University and State: a long and fruitful friendship?

Now universities may also teach us how to protect our countries, if not take a look at the new offering of homeland security and terrorism courses that are popping up this semester.

Mind trouble

It seems that the very trendy biological determinism keeps gaining adepts. According to a leading neuroscientist, cerebral abnormalities may be the ones to blame for the crimes committed, and not the person. Read it next.

Apparently mentally stimulating careers may help to reduce the risk of Alzheimer's disease by challenging our brains and keep them active.

Plus, our own brains are programmed to fight schizophrenia. Recent studies indicate that a cannabis-like substance produced in the brain may help reducing the effects of psychotic experiences.

Memory Boom

In a culture that seems to be unhealthily marvelled by past, scientists are studying the psychological and biological processes which produce the déjà vu phenomenon.


Get to know more on how could brain imaging help predict the choices people is going to make, and on game theory and the science of decision making.

Job perspective

Read about the British family revolution, and on the flexible working measures UK workers are asking in order to balance family and profession.

Check out this report on how marriage is changing its image among the 55-plus crowd and even those older, as the rise in longevity and the acceptation of divorce influence those marriages that were supposed to last forever.

Next time you plan your holydays you could be picking between going on a cruise to Mars and visiting Saturn's rings. Know more on space tourism.

A trio of newly discovered worlds that resemble Earth prompted scientists to think of the possibility of life.

September 9th, Thursday, 2004, Ip nº 87.

Death as cultural creation
Death defying

Can you remember when did you first realise you were probably going to die? Have you ever considered that death may actually underlie our daily actions and thoughts? The following piece analyzes the effects of this awareness, and proposes we are constantly suppressing this knowledge because it is very debilitating. Interesting enough the article suggests that we are not naturally bond to feel existential anxiety but it is culture what makes us prone to feel it. After all when raised in a culture certain ideas and fears get stuck in us. So if we were to imagine a better way of starting, wouldn't be nice to hold a pre-cultural notion that has nothing to do with death and that we shouldn't have to tone down later? Something more empowering than this primal fear, something that tells us we are somehow going to remain here.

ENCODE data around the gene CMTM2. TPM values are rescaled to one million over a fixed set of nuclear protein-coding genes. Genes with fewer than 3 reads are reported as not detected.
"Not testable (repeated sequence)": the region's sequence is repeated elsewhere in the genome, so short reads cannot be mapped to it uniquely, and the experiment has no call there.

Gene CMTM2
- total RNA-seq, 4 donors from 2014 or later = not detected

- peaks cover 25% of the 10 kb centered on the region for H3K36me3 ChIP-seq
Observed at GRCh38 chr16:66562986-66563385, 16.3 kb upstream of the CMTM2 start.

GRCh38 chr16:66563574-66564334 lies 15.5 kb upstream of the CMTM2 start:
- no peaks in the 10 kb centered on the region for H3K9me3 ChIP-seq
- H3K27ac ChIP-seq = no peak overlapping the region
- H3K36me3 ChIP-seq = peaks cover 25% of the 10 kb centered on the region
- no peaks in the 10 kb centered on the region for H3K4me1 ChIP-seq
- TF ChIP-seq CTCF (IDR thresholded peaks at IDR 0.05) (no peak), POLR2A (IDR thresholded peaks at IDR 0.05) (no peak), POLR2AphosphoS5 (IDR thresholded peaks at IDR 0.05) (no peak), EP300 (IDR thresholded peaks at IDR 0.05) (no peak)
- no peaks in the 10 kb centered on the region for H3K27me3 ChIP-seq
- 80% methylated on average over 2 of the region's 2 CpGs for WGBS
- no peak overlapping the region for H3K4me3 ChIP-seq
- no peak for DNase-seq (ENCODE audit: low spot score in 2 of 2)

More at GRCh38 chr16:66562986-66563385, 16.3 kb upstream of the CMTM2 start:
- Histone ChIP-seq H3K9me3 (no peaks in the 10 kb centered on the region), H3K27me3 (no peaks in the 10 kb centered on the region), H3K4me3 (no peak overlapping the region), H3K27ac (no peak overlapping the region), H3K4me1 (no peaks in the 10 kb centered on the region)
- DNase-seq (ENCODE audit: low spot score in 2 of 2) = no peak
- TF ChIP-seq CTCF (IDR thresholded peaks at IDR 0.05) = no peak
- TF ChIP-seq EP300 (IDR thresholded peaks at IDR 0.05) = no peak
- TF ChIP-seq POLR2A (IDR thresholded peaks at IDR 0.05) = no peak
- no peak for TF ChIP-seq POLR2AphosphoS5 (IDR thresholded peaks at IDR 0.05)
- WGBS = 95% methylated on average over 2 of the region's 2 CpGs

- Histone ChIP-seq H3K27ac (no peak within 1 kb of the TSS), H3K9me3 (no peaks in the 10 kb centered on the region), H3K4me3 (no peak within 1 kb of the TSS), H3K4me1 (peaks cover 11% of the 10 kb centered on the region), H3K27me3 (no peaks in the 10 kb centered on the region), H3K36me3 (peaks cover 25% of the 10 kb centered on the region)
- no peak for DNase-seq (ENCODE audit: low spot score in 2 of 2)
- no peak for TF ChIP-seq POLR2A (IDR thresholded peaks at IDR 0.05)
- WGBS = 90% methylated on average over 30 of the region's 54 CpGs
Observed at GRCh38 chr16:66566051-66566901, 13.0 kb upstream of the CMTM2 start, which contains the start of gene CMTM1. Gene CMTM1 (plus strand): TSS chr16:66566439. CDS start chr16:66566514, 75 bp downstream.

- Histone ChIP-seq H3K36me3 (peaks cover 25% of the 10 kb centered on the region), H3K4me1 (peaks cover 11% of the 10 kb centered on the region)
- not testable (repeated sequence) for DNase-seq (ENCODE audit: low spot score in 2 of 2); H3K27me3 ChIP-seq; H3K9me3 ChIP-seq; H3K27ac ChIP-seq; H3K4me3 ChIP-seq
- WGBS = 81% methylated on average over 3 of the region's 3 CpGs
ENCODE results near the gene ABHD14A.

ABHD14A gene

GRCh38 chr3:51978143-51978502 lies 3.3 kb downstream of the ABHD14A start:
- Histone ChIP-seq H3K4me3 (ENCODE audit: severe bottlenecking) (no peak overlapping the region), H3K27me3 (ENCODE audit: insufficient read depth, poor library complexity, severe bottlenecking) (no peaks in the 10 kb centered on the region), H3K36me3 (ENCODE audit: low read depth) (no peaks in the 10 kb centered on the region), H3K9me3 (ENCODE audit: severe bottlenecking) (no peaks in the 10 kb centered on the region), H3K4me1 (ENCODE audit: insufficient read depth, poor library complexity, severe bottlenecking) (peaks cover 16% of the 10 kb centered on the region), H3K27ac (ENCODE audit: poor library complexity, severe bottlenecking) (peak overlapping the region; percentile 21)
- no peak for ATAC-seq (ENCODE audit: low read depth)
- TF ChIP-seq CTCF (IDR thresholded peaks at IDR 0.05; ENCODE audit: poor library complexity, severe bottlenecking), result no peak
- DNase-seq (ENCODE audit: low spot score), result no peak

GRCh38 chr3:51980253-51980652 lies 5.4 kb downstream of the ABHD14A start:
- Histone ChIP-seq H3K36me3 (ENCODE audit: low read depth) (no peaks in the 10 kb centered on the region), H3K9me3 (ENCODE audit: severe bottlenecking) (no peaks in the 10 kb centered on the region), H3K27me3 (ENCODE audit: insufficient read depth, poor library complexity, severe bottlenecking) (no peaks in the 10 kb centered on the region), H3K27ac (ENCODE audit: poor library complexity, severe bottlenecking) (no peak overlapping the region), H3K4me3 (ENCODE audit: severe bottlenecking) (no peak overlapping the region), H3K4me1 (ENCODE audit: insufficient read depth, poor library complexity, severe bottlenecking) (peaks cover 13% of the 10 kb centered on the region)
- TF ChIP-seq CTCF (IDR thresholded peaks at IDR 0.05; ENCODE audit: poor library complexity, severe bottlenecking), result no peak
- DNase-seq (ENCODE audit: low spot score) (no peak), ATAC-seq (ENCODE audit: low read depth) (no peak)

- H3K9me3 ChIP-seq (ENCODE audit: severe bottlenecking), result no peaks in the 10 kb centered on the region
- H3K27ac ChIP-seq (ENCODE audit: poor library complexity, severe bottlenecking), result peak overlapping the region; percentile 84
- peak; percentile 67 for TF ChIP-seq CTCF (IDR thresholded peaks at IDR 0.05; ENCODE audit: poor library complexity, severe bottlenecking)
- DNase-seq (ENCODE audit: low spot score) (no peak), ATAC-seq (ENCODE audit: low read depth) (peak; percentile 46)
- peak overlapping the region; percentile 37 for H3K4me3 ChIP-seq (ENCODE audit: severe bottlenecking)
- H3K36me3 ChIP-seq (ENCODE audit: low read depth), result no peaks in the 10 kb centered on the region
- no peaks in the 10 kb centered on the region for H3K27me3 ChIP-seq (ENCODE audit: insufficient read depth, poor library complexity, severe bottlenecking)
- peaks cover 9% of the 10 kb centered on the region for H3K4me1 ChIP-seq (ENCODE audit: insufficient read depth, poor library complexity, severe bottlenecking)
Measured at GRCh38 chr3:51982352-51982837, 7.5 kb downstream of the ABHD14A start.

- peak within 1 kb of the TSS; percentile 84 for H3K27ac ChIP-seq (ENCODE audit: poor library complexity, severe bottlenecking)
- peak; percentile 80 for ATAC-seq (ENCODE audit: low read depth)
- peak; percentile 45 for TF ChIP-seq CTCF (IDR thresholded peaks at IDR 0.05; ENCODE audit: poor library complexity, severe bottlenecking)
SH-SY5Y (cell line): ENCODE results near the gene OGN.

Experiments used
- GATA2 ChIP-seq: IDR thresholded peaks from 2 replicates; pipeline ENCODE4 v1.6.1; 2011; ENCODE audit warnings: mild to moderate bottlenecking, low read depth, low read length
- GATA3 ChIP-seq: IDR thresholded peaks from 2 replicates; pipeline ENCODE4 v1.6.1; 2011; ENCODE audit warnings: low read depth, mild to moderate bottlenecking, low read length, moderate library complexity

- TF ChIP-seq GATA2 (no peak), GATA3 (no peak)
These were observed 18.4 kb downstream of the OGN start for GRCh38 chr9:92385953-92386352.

The ease of inheriting a way of being
Slaves for Vacation: Europe Ponders the Meaning of Life

Then check two pieces about the European approach to life and work which allow us to think about inheriting a way of thinking, and also about validating a way of being (or in this case living) just because it seems rooted in what one is supposed to be. Including an essay on Europe's views on leisure that proposes a false dichotomy in which American work ethic is merely associated with materialistic values, and leaves scarce room for spiritual development. But if the idle Europeans are really pondering on life they surely aren't going too far. Neither perpetuating obsolete ideologies in a nostalgic mood, nor bragging about the way one is out of sloth and lack of ideas are exactly bold thinking. Should we believe that a continent's outlook, ideas, or even personal traits are unable to change even if they seem characteristic?

Appeared in MIT's Technology Review

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